High Court deals another setback to smoking, tobacco industries

Additional restrictions will kick in in June and in January 2020.

A 40g pouch of Bali Shag Halfzware, Bali Shag Halfzware tobacco and red Bali Shag rolling papers (photo credit: HANGFIB/WIKIMEDIA COMMONS)
A 40g pouch of Bali Shag Halfzware, Bali Shag Halfzware tobacco and red Bali Shag rolling papers
The High Court of Justice dealt another setback to the various smoking industries, ordering on Monday that the state set taxes for roll-your-own tobacco products at the same level as ordinary cigarettes.
The ruling comes following a year in which the Knesset passed a broad anti-smoking advertising law that impacted ordinary cigarettes, heated tobacco products (like IQOS) and e-cigarettes (like Juul), as well as earlier government moves which forced Juul to reduce the level of nicotine in its products.
While the High Court gave Juul partial relief in the fall of 2018 from a wider ban, it did not save the e-cigarette company from government requirements to reduce its products’ nicotine content.
It also follows a year when both the US Food and Drug Administration advisory committee and a major academic study from the San Francisco-based Center for Tobacco Control Research and Education rejected claims that heated tobacco products, such as IQOS, cause less tobacco-related disease and death than conventional cigarettes.
The FDA still has yet to issue a final ruling, which could come soon, but manufacturers of heated tobacco products were already put on the defensive by the developments. Furthermore, lawsuits filed by Smoke Free Israel in 2017 had already placed IQOS in the same box with ordinary combustible cigarettes in the Jewish state.
Regarding Monday’s ruling, High Court justices Dafna Barak-Erez, George Kara and Alex Stein wrote that Health Ministry professionals had determined that roll-your-own cigarettes and ordinary cigarettes are functionally the same.
They said in their decision that since the Health Ministry held that health risks posed by the products were essentially identical, there was no basis for taxing them differently.
Filed by Smoke Free Israel and the Israel Cancer Association, the petition was supported by the Health Ministry and Attorney-General Avichai Mandelblit, but had been opposed by Finance Minister Moshe Kahlon, reportedly because of his general objection to raising taxes.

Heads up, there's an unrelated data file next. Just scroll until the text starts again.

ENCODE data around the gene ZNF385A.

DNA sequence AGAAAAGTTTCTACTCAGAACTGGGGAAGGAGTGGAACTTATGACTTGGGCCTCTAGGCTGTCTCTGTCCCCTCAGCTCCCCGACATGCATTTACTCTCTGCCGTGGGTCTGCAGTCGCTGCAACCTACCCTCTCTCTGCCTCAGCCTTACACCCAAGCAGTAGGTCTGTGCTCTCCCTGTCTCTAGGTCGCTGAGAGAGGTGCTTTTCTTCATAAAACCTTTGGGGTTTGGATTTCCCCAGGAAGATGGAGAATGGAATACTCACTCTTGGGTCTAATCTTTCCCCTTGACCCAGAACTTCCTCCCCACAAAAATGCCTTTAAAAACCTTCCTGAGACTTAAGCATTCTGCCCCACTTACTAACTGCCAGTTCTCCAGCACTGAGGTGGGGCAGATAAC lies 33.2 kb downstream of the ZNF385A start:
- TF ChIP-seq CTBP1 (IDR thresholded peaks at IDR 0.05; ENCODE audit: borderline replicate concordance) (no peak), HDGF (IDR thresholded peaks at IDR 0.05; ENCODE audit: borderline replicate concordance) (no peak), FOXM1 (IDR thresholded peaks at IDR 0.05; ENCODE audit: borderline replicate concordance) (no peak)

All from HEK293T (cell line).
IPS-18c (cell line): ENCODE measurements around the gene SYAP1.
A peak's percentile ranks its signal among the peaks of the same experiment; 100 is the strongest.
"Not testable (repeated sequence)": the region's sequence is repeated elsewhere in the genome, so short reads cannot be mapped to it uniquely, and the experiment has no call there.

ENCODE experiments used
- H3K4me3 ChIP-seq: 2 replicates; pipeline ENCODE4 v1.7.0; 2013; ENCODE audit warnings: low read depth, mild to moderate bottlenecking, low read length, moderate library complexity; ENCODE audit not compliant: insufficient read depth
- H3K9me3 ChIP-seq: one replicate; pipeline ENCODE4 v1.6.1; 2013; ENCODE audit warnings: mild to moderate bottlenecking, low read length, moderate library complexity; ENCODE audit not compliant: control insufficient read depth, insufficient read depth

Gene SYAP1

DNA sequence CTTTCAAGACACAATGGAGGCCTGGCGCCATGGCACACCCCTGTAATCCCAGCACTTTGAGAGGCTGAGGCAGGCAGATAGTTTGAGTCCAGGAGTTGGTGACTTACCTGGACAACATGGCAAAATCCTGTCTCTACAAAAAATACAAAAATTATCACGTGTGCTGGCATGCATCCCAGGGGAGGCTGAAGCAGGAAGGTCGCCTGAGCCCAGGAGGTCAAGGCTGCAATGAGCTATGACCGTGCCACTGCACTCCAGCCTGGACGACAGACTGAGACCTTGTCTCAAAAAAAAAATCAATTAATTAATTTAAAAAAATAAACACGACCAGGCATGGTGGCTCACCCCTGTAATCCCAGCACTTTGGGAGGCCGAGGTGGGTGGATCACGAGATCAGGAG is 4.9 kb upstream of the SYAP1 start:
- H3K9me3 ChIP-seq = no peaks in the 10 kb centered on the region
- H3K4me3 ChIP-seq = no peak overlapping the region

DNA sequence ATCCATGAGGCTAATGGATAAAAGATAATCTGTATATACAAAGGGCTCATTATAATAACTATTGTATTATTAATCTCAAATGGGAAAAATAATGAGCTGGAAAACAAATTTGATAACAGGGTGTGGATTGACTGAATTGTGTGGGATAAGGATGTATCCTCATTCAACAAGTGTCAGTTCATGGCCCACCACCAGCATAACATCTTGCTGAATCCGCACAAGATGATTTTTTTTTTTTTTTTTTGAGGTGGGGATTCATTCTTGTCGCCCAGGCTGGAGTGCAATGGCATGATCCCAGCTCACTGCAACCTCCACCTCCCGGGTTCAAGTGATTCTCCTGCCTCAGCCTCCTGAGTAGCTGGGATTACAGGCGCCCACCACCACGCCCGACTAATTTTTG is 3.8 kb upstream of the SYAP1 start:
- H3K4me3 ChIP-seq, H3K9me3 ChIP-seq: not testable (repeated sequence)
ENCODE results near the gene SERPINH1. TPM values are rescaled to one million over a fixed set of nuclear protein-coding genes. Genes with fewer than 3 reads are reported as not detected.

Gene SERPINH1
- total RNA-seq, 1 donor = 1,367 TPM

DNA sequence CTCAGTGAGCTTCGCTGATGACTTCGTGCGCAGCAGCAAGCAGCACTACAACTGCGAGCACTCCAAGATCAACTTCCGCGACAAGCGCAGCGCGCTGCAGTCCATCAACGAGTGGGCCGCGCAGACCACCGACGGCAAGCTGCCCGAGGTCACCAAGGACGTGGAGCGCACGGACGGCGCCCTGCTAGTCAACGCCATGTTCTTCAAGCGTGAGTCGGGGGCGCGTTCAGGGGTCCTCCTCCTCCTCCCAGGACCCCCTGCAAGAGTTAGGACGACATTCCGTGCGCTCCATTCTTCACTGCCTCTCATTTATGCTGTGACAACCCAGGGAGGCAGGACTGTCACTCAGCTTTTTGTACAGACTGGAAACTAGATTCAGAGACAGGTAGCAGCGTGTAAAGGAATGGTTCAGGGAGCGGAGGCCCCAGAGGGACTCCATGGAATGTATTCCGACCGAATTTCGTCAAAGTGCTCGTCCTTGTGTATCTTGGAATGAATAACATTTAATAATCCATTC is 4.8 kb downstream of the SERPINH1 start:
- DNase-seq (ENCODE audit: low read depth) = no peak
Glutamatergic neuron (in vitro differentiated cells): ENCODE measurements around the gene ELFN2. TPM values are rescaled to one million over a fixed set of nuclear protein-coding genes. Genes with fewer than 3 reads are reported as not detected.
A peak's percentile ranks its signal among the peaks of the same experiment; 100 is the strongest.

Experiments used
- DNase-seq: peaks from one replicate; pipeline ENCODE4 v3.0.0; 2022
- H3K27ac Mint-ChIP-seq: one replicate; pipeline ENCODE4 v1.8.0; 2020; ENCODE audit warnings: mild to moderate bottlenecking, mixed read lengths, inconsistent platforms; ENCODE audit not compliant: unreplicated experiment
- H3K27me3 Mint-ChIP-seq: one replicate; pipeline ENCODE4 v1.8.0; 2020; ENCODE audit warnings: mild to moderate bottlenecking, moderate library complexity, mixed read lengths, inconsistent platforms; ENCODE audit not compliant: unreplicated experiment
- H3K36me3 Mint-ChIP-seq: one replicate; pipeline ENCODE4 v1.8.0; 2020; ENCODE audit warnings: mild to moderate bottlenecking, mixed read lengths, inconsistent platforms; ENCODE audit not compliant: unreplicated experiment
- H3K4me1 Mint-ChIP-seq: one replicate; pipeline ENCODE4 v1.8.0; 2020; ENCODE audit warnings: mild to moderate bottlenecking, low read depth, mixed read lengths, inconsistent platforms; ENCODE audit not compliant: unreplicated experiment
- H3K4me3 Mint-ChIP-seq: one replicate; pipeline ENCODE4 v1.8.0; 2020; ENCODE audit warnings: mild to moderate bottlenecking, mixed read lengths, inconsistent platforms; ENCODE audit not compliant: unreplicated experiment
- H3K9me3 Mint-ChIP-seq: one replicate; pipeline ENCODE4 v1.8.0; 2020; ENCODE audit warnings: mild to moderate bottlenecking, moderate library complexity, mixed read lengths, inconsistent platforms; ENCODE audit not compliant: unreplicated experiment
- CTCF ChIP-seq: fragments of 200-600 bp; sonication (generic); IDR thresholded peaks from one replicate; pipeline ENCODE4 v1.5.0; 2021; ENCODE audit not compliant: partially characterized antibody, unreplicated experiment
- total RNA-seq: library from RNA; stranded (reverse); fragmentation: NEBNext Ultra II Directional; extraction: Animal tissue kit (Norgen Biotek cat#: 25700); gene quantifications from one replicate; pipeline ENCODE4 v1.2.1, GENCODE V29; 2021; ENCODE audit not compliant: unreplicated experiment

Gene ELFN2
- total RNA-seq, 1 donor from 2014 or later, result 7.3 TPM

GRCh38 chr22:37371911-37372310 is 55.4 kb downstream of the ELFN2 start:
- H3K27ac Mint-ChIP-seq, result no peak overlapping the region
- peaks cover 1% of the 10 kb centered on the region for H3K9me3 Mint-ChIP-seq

Smoke Free Israel CEO Shira Kislev was happy with the ruling, but also expressed concern that the justices left the door open for Kahlon to tax roll-your-own cigarettes and ordinary cigarettes the same by reducing taxes on ordinary cigarettes.
The justices said that it was not their job to set tax policy, but Kislev said that they sent a warning shot to Kahlon that his decision should be made based on what is best for citizens’ health and not what is best for the tobacco companies. In other words, they suggested that Kahlon raise taxes on roll-your-own cigarettes rather than reduce taxes on ordinary ones.
Going forward, Kislev said that the Knesset legislation passed in December would take effect in three waves.
She said that the advertising ban does not go into effect until March, leaving Juul and others to sprint to the finish line with their current advertising campaigns. Additional restrictions will begin in June and January 2020.
The December legislation treated IQOS with the same advertising restrictions as ordinary cigarettes, requiring 60% of the packaging to be covered by warnings. It required a much less aggressive warning on Juul and other e-cigarettes, covering only 35% of the packaging.
Print media will be an exception to the broad ban on cigarette advertising, which Kislev said was regrettable but necessary to get support for the Knesset law.
Health experts are often concerned that roll-your-own cigarettes, IQOS and Juul, while each a different category of product, may uniquely tempt teenagers as each tries to promote its brand as being less dangerous than regular cigarettes – regardless of advertising laws.